Michael Biggerstaff, President of The Home Builders Association of San Angelo refused to take sides in the lawsuit, explaining that both Republic and TDS are members in good standing. However, members of the local HBA will be elated that free enterprise will reign in the San Angelo construction trash collection market. Last year, local homebuilder Kevin Bond complained that the city’s exclusivity arrangement limited his options and increased costs of construction unnecessarily. Laren Craig CEO of Greenstreet Construction out of Lubbock explained that an exclusivity contract can drive up costs of construction as much as 20 percent at his hotel construction site for the new Courtyard by Marriott built near Sunset Blvd. and the Houston Harte Expressway.
In Austin, HBA of Texas’ Executive Director Scott Norman said that free enterprise and competition are a good. But Norman explained that the law was somewhat ambiguous. “That’s what the courts are for,” he said.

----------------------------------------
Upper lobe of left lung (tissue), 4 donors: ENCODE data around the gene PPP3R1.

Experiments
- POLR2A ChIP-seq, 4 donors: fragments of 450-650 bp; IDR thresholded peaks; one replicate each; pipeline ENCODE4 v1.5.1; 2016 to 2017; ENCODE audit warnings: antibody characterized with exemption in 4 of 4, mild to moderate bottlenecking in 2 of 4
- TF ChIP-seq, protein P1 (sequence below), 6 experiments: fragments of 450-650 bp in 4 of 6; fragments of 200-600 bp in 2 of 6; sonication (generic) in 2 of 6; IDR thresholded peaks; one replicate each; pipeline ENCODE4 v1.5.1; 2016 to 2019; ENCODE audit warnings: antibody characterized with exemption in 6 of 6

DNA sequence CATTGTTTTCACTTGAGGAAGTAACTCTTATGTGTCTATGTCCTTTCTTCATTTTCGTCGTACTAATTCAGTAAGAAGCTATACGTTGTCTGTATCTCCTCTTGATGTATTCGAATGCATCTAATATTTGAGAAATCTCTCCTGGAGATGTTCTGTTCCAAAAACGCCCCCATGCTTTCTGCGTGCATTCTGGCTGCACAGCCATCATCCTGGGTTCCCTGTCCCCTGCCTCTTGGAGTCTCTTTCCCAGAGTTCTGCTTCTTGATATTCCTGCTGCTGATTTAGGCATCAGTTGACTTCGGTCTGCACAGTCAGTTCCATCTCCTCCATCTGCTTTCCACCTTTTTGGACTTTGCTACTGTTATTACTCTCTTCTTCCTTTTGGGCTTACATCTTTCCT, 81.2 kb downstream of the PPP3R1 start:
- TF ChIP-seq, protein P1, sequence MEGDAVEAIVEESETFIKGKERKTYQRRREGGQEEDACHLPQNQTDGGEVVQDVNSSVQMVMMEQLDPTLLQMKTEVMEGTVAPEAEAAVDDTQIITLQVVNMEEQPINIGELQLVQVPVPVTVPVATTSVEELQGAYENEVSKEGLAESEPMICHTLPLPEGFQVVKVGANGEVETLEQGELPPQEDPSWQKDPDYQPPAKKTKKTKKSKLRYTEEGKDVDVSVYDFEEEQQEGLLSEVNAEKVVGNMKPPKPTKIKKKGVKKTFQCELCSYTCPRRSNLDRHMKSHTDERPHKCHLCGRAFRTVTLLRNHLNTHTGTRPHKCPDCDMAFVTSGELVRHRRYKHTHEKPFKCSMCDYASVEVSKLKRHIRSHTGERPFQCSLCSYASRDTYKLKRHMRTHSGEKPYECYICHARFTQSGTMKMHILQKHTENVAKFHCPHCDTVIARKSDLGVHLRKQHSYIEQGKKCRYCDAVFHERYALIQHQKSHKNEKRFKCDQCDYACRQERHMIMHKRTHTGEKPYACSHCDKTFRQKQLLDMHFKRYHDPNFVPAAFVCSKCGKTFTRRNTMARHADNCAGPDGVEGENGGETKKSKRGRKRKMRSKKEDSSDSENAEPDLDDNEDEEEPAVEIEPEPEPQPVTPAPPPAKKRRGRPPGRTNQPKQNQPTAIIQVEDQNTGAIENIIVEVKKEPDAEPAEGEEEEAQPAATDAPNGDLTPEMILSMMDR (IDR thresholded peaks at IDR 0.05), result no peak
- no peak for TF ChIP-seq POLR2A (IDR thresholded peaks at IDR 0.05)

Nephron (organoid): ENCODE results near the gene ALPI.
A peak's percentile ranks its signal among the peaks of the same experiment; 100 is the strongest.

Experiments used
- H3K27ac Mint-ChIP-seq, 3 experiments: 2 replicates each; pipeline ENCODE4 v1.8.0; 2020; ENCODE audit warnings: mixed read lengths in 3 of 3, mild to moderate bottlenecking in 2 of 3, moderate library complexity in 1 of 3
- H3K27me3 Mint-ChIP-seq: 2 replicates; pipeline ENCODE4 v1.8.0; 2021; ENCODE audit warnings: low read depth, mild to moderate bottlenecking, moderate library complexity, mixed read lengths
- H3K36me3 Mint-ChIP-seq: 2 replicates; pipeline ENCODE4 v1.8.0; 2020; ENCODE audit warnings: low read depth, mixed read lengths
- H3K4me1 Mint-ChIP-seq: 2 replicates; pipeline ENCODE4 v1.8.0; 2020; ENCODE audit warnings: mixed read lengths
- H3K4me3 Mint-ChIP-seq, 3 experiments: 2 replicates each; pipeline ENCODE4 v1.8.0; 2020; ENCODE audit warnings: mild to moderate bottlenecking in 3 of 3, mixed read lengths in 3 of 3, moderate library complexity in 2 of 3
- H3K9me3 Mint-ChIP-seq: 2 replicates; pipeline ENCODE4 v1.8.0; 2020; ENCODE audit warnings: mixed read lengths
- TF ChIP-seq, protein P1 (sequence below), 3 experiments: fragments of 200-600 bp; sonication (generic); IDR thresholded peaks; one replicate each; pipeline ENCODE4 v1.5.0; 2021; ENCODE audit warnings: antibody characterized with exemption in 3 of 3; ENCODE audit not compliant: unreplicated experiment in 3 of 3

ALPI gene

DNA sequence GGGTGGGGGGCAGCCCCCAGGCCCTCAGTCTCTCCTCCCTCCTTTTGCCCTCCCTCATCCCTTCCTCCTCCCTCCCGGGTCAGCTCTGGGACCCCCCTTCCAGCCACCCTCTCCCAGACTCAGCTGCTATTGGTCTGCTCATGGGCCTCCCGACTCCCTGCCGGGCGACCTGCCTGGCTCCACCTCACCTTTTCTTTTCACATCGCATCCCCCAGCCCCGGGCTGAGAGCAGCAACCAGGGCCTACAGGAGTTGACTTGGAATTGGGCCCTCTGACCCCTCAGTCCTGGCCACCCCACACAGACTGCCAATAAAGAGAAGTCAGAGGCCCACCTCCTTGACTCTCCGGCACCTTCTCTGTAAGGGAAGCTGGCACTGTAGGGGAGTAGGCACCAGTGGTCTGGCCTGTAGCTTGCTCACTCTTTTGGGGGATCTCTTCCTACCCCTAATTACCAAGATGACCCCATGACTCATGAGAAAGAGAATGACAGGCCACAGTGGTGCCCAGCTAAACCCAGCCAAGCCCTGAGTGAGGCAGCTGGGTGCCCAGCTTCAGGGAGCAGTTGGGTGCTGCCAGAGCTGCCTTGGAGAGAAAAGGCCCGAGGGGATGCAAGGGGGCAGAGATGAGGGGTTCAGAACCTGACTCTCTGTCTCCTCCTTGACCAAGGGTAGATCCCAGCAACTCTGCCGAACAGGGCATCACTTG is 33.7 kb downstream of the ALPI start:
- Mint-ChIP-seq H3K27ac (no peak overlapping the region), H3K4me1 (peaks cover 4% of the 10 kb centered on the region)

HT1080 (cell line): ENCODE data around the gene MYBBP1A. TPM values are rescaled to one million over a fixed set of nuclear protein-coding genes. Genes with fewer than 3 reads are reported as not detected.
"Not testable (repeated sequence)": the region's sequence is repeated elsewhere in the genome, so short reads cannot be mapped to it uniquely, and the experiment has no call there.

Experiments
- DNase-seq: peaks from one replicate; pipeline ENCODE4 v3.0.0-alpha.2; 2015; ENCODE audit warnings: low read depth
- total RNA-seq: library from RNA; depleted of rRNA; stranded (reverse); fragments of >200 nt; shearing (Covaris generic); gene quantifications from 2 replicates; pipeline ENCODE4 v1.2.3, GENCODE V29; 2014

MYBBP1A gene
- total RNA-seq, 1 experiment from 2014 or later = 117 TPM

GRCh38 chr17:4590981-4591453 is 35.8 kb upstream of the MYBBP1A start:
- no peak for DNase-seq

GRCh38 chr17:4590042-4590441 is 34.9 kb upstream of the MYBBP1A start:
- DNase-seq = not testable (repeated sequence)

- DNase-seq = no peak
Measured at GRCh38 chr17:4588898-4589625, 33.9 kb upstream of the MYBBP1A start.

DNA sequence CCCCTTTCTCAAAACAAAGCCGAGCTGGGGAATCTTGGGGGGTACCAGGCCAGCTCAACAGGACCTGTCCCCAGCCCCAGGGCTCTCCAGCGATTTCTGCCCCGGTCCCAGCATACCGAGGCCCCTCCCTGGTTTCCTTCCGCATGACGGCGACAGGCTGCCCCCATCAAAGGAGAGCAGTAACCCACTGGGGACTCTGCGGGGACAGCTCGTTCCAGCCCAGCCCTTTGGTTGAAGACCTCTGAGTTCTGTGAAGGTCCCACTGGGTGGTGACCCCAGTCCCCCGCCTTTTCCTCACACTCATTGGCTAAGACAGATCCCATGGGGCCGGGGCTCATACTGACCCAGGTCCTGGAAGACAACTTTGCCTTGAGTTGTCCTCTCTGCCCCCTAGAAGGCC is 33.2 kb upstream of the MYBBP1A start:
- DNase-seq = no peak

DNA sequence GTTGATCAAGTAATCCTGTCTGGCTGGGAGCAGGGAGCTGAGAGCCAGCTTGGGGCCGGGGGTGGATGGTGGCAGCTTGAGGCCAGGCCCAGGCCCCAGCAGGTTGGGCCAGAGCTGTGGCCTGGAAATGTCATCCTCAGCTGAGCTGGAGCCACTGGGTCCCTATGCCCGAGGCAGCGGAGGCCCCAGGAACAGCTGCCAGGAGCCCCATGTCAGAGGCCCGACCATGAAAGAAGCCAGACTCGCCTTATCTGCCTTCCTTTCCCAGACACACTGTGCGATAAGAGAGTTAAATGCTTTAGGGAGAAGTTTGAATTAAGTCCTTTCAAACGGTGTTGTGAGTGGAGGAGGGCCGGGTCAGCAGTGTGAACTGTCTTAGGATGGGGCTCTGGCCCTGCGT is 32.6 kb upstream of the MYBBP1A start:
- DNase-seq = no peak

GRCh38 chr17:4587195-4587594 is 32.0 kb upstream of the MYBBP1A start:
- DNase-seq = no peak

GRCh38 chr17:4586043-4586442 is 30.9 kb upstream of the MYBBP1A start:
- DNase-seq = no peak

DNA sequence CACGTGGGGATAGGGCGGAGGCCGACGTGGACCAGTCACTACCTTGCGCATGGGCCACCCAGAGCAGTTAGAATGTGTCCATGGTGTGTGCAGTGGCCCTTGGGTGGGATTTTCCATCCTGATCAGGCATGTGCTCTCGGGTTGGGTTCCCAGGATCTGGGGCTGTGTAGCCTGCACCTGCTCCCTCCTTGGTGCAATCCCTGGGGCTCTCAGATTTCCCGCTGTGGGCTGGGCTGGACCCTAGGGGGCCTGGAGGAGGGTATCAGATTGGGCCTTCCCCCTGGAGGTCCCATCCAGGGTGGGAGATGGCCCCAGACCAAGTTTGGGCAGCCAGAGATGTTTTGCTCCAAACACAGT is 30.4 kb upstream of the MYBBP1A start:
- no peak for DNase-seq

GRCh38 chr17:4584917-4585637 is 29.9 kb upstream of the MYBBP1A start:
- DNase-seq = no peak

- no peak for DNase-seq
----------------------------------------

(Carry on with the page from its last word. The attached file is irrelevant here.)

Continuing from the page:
Next Up: Depositions of City of San Angelo Officials
Besides the anticipated appeal of yesterday’s ruling, the second lawsuit, Acme Iron & Metal Company and Mayfield Paper Company, Inc. v. Republic Waste Services of Texas was sent back to state district court from federal court last month. Babcock and Republic argued that since Republic Services is a Delaware corporation, Texas courts had no jurisdiction. But the lawsuit is primarily against a Republic subsidiary based in Texas. A federal case would also move slower and run up costs for both parties, explained attorney Gary Newton who is on the TDS legal team. Acme Metal is owned by Bob Gregory, the CEO of TDS. Stanley Mayfield, CEO of Mayfield Paper had his company join Acme in the lawsuit.
The federal court ruled that the appropriate venue for the case was a Texas court, and remanded it back to the 119th Texas District Court in San Angelo.
The next hearing is set for February 10, 2016.
In the meantime, Newton said that his legal team would start gathering evidence for trial. Part of that process he said was to obtain depositions of the parties involved in the decisions concerning the alleged overcharges. When asked if that will involve deposing City of San Angelo officials, Newton said “yes.”
City Attorney Theresa James said, “If our employees are to be deposed, they would have to be lawfully served notice of deposition. We would comply with any lawful notice and represent our employees in any such deposition.”